Heidi is our First Mate and also holds the title of “Admiral.” She is as close to a Mermaid as a land creature could be; preferring to be in or on the water than anywhere else on Earth. It has been her lifelong dream to live on a sailboat and cruise the world.
Her grandfather, Sam Benson, served in Her Majesty’s Royal Navy and was the Belfast Harbour Master. Her father, John Benson, was also in HMRN as an Electrician’s Mate on HMS Caroline before coming to America in 1961 to marry his sweetheart, Heidi’s mother, Hilary Hanna.
Heidi began sailing San Francisco Bay with her family on their first boat, a Bristol 22, “Electric Eel,” when Heidi was five years old. In 1972, they traded up for a Pearson 30, “Belfast Lady,” and explored the Delta and made treks out the Golden Gate to Drake’s Bay, Half Moon Bay and Santa Cruz. She was one of Encinal Yacht Club’s first Junior Sailors, spending Wednesday nights, weekends and summers sailing El Toros and Lasers in the Oakland Estuary throughout her teenage years. In her Junior and Senior summers, she served as crew on the 101 ft training schooner, Adventuress, in Puget Sound.
After the devastating loss of her father, his best friend and their Moore 24, “Bad Sneakers,” on the Double Handed Farallon’s Race of 1982, she joined the US Coast Guard and performed search and rescue crew duty on 44 ft motor life boats out of Coos Bay, Oregon, before heading to Radioman school in Petaluma, California. As a Radioman in San Diego, California, Heidi answered distress calls from vessels in Southern California waters and dispatched air and sea resources to their aid.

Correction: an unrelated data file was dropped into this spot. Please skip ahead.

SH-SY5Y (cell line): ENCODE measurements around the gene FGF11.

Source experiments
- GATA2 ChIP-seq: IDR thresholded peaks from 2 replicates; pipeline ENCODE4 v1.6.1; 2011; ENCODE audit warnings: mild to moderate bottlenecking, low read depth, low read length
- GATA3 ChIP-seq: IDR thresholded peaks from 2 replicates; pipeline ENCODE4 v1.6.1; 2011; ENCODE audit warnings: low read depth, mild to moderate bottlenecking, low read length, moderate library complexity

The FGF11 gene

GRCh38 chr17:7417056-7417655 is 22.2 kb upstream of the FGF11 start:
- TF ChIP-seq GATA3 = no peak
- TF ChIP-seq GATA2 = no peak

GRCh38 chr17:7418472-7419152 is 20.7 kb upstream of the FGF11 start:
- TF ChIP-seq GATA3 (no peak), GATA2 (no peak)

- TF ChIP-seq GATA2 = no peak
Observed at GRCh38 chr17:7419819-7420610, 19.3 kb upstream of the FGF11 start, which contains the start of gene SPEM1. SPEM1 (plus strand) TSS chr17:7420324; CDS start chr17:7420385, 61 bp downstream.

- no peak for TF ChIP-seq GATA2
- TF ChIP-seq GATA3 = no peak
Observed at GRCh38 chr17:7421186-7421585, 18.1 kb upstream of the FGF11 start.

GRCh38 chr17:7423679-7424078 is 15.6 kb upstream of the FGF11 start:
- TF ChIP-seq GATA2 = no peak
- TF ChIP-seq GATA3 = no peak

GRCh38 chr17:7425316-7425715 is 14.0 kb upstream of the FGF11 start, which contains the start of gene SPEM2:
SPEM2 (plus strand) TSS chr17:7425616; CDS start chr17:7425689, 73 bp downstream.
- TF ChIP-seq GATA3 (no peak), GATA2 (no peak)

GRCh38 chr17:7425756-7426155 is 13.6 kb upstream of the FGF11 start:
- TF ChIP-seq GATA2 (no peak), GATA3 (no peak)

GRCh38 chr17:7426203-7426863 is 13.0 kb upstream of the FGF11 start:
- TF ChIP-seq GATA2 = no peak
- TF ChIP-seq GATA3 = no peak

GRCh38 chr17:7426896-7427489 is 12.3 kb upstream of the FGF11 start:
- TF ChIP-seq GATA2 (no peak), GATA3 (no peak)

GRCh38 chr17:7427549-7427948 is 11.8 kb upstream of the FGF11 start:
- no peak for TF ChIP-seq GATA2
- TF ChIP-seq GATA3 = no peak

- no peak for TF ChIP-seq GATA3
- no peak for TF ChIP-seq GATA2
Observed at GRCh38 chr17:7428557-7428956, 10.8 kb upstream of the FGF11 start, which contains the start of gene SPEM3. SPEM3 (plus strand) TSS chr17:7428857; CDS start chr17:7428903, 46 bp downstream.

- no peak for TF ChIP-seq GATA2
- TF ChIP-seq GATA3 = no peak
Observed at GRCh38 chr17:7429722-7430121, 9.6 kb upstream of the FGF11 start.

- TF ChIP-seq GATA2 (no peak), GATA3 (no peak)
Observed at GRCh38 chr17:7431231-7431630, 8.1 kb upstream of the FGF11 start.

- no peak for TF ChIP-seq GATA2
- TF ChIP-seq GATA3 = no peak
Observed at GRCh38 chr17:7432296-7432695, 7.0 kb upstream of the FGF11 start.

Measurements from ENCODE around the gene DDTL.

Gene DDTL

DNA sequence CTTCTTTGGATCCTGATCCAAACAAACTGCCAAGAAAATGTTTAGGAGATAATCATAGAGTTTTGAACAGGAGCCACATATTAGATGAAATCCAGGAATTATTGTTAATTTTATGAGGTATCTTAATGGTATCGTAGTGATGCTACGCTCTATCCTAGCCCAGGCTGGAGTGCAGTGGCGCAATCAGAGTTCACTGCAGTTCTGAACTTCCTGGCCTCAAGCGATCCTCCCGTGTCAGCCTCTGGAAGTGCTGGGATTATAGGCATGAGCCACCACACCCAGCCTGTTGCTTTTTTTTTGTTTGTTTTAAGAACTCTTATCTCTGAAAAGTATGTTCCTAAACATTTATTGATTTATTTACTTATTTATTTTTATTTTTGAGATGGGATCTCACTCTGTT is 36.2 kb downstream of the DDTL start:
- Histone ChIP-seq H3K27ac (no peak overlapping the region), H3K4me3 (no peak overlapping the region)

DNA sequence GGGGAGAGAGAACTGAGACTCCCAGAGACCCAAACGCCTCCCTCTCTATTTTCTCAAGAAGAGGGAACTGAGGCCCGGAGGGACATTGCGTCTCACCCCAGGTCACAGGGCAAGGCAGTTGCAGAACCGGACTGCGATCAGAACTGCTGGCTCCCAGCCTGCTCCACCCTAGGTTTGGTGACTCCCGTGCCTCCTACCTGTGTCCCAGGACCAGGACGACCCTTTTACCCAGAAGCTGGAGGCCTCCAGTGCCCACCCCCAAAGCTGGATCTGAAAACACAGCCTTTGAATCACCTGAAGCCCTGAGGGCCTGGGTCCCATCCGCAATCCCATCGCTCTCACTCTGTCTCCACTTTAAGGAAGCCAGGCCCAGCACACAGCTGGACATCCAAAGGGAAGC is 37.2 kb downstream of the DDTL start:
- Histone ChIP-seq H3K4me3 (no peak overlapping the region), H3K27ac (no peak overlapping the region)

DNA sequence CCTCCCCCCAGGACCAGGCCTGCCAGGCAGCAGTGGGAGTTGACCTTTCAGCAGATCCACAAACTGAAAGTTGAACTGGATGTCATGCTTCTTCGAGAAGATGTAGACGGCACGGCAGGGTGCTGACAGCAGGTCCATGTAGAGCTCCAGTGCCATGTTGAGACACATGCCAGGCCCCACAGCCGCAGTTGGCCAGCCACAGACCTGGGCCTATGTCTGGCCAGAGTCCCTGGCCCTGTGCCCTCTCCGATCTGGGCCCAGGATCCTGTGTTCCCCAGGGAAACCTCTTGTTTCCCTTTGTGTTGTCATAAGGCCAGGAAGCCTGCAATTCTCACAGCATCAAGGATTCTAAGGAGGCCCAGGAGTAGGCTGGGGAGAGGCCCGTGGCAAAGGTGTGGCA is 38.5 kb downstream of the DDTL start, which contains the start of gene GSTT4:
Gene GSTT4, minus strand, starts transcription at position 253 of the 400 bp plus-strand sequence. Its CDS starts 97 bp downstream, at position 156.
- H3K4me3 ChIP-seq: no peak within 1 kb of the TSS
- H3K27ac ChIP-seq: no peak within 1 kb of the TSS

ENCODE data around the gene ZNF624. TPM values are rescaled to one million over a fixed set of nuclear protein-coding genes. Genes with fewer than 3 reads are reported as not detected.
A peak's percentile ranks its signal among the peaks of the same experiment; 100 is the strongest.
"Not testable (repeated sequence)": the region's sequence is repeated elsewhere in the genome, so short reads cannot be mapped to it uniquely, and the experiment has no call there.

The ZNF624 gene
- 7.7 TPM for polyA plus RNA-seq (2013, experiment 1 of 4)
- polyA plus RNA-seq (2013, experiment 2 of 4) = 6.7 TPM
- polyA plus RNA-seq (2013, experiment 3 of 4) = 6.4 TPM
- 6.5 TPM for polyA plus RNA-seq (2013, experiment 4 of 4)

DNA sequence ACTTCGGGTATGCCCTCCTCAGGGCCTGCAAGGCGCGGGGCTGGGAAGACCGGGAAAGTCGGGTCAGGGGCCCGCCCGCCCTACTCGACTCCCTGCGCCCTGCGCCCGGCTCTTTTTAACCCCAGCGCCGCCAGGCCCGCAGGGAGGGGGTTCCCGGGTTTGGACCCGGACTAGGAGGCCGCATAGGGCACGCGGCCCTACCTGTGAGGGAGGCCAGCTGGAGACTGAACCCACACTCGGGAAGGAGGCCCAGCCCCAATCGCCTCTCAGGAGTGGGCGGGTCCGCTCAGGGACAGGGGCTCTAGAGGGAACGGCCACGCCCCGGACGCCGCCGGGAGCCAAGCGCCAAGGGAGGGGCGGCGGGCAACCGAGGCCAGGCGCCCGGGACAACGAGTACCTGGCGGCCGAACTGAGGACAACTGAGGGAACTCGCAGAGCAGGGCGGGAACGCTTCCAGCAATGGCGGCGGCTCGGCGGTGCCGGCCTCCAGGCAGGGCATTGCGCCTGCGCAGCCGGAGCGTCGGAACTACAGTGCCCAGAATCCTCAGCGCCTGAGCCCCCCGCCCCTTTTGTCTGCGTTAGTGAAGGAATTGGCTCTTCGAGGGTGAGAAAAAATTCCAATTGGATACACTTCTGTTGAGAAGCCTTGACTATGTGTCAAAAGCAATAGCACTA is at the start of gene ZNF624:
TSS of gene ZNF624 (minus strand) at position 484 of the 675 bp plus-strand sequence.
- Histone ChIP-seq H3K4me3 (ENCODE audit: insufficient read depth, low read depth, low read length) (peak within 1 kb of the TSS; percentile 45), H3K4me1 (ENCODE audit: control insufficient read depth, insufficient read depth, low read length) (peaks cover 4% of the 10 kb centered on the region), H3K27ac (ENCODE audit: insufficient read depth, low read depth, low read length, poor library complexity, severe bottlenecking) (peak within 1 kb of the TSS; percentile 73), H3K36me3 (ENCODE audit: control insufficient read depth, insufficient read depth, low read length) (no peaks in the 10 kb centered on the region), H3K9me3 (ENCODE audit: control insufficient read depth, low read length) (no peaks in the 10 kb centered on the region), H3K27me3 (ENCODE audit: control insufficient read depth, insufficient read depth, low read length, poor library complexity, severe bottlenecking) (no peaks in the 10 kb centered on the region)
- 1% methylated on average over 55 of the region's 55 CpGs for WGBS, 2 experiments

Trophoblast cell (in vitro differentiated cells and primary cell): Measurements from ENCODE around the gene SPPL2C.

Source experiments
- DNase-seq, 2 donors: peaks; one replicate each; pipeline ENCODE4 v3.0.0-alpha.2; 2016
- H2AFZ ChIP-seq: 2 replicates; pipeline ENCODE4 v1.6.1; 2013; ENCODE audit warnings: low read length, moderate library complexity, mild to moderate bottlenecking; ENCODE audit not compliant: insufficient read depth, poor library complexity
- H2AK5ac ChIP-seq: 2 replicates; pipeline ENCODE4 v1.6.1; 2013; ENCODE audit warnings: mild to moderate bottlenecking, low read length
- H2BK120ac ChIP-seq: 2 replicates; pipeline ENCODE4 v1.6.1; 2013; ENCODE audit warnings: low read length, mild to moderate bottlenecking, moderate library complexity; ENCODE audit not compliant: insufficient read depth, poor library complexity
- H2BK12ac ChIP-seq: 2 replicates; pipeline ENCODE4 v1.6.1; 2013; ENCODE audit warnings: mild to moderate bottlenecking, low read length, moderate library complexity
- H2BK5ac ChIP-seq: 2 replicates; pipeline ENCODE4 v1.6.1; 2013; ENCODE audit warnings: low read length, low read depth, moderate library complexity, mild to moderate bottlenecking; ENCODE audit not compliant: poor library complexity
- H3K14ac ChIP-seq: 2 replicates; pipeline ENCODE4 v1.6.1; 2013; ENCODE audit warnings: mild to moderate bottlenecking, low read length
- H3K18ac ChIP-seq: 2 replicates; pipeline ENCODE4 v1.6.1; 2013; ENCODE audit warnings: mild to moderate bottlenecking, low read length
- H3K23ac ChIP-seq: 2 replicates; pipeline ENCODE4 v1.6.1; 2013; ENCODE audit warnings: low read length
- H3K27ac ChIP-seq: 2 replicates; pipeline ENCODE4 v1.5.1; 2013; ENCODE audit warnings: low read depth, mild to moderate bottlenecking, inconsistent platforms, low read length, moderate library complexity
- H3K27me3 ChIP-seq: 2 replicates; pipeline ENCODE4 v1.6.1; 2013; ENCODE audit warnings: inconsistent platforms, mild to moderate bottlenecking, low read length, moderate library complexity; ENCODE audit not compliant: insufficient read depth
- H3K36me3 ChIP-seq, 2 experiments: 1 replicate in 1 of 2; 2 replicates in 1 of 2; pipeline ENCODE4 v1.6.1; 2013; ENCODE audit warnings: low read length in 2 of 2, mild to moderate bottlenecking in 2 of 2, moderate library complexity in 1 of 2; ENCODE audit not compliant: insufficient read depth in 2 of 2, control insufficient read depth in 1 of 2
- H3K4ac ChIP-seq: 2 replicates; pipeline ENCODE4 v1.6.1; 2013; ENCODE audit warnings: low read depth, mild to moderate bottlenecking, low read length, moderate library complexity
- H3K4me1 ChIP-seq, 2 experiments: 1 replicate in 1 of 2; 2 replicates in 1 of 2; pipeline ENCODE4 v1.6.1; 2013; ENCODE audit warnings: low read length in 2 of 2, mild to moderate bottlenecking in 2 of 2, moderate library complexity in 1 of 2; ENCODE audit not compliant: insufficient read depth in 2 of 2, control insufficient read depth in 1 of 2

In the early 1990’s she owned a Hunter 34, but her family wasn’t much into sailing and it was too much boat for her to solo-sail, so it was sold and she spent a few years boatless. In the early 2000’s Heidi bought her beloved Sweet Pea, a 1969 Ericson 23. She spent many happy days teaching other women to sail, eventually teaching herself to singlehand. She crewed from San Diego to Cabo San Lucas on the 2005 Baja Ha-Ha on a Jeanneau 43, brought a Cheoy Lee 52 powerboat from San Diego to San Francisco with a crew of three, and prayed and puked her way through the tail-end of a tropical storm with 40 kt winds and 15 ft seas on a Cross 54 ft trimaran from SF to San Diego with five other women, one guy and a blind skipper. She brought the same trimaran from Mexico to San Diego with the last 300 mile portion of the trip being towed by Vessel Assist, this time with three Mexican nationals, a blind owner and skipper.
Heidi left the Coast Guard to raise her daughter, had a career in advertising sales and management at the Alameda Journal, Coronado Journal and ANG Newspapers, served as the San Leandro Chamber of Commerce CEO and Executive Director of the Chabot College Foundation. She was on staff when Latitudes and Attitudes magazine was devastatingly sunk by two shysters, and proudly took on the challenge of Head Wench when Bob Bitchin founded Cruising Outpost. Stints as an admin at a local synagogue and managing a charter boat fleet at a yacht brokerage followed. She’ll finish out her working years at a Jewish non-profit where, for the first time in her life, she doesn’t take work home with her.
Heidi has two grown children: Meghan, who served in the Coast Guard Reserve and is now a full-time mommy and part-time photographer and married to an active duty Coastie, and Harley, a college student and entrepreneur.